Wednesday, October 27, 2010
Health issues have forced recently appointed Music Director Ricardo Muti to step down from his Fall concerts with the Chicago Symphony Orchestra. The disappointment amongst patrons and fans of the CSO is understandable. I was recently in Chicago and had the opportunity to attend a program of Wagner, Chavez and Beethoven. Although I, too, was saddened to miss Muti on the podium, I must say the orchestra still proudly displays its world class virtuosity tempered with immaculate musicianship. I came away mightily impressed. This was not my first time to hear the Chicagoans live, but it might have been the finest concert by the CSO I have been privileged to attend.
What a shame that I had to return to San Antonio just as they announced that Boulez would be coming in a few days later for the Mahler 7th. Both Boulez and Mahler's 7th Symphony loom large for the Chicago Symphony Orchestra. The musicians love and respect Boulez. His affiliation with the CSO goes back to 1969 and includes 11 years (1995-2006) as the orchestra's principal guest conductor. As far as the Mahler goes, the CSO has a firm reputation as a Mahler orchestra. Years ago, when I took a few private French horn lessons with the orchestra's principal horn Dale Clevenger, Mr. Clevenger mentioned that at that time the orchestra regarded their recording of Mahler's 7th with Georg Solti as the best representation of how they believed the orchestra sounded. This enthusiasm is not only a sonic endorsement, but also an indication of the orchestra's affinity for this particular symphony. This, of course, makes tonight's Great Performances broadcast all the more compelling.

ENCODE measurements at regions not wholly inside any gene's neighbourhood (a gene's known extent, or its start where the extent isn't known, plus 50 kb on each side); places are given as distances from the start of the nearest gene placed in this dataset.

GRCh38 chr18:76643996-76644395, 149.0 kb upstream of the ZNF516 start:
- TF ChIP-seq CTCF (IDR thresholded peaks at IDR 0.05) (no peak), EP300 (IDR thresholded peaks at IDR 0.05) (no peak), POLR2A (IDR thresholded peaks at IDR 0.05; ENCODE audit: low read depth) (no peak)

For the record, this Great Performances broadcast will repeat several times, mostly in the wee hours of the morning. Check local listings for details.
Submitted: James Baker